The present work, a more or less textual reproduction of lectures given to candidates for the licence, is above all a teaching book. That is to say, it does not claim to exhaust the subjects of which it deals, and that it aims more for clarity than concision.
I have endeavoured, in the exposition of the principal theories, to employ concurrently geometry and analysis. The use of this latter method leads to a few longer expositions, but it is useful to resort to it, in the application of mathematics to natural phenomena, if the students are to retain the habits of generality and rigour that the teaching of our lycées has made possible for them.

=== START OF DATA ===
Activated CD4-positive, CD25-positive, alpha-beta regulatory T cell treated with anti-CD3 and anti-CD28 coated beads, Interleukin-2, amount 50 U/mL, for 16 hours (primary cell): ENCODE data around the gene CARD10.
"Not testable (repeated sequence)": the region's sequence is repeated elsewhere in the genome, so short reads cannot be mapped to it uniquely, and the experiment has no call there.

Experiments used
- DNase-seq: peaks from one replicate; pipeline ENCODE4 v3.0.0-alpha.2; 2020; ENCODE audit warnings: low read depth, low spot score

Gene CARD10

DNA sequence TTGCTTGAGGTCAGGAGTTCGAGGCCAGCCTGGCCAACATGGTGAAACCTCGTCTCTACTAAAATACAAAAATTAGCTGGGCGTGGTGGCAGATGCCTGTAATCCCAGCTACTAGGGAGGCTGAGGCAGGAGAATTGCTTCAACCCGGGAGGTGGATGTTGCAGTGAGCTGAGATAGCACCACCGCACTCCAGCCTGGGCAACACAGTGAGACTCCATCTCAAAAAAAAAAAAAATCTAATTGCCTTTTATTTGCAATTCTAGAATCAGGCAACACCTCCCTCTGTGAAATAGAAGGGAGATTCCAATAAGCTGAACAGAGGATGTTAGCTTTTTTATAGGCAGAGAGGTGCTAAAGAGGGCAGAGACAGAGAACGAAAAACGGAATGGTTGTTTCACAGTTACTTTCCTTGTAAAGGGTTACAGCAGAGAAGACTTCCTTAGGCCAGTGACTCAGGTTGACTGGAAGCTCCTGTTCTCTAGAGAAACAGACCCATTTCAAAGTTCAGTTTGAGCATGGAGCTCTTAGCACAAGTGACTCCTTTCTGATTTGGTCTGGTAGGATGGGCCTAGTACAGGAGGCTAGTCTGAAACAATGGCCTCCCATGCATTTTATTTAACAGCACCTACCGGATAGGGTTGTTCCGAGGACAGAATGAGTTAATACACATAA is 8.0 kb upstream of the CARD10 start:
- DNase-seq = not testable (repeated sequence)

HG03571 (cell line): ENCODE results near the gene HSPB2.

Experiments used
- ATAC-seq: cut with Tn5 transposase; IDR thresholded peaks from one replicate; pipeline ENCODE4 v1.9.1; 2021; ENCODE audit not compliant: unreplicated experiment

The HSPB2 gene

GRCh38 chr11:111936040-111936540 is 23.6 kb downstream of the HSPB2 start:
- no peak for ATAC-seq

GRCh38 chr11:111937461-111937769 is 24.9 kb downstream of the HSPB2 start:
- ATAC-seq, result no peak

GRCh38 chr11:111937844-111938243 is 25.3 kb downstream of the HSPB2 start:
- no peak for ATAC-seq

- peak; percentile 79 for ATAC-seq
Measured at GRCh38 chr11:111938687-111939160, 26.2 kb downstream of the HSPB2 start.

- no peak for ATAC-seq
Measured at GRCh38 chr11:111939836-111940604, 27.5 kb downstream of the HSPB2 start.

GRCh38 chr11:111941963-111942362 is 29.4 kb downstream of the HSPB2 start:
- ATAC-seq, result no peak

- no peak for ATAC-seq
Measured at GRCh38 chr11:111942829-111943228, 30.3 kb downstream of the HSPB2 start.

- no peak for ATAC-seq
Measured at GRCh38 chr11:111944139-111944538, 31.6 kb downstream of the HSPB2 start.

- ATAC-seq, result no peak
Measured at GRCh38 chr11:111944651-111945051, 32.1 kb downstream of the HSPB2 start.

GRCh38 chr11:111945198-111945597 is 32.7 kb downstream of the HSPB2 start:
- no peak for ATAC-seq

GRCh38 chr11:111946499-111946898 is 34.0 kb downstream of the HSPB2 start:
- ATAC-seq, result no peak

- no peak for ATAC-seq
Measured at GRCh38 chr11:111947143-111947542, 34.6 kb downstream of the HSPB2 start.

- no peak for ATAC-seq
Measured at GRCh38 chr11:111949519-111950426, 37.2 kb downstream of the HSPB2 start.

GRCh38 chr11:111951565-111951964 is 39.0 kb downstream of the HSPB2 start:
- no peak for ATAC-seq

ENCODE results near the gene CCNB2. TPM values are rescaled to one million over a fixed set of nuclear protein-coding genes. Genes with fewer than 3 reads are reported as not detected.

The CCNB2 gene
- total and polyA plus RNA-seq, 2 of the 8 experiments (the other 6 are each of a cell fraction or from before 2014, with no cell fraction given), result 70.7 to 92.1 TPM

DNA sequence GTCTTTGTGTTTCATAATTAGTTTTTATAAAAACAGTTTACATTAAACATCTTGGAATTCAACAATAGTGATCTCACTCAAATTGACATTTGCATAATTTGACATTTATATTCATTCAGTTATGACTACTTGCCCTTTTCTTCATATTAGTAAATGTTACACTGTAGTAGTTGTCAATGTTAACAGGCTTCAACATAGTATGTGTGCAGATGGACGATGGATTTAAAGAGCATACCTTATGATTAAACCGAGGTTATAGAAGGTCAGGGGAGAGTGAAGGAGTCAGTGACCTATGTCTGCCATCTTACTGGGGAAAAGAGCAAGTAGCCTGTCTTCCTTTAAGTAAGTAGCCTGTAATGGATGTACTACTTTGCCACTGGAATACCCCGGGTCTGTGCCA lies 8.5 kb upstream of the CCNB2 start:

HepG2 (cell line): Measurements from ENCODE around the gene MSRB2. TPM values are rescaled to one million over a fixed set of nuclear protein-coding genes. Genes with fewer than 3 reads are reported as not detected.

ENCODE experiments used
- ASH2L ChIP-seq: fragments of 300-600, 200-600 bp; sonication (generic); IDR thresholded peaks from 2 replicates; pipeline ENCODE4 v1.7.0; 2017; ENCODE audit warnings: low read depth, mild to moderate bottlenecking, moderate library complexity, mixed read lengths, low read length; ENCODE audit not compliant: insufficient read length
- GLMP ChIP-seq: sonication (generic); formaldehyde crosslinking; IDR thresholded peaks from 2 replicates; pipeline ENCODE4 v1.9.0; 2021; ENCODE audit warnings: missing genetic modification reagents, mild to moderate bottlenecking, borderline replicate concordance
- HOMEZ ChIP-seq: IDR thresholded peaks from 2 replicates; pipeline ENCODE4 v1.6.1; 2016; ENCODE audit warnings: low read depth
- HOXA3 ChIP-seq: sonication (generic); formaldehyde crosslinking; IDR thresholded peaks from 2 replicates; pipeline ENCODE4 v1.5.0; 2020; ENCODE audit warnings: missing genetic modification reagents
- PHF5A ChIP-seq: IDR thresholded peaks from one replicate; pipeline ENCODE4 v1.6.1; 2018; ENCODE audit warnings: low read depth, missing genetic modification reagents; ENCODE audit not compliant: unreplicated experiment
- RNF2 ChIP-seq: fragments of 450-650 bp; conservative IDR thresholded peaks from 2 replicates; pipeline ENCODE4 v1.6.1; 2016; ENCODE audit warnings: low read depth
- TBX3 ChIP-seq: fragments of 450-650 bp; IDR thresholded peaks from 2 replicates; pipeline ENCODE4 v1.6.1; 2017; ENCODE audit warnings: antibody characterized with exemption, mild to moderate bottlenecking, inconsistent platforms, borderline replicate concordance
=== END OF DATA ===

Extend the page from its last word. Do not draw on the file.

It is not, I am sure, expected that I should quote all the works which I have made use of; I should not, however, fail to acknowledge the obligation of recognizing the work of MM Résal, Poincaré and, above all, the excellent lessons taught at the Sorbonne by M J Tannery in 1876. MM Le Barbier and Bourguignon are equally entitled to all my thanks for the care they have been pleased to give to the drafting and printing.
Paris, May 1890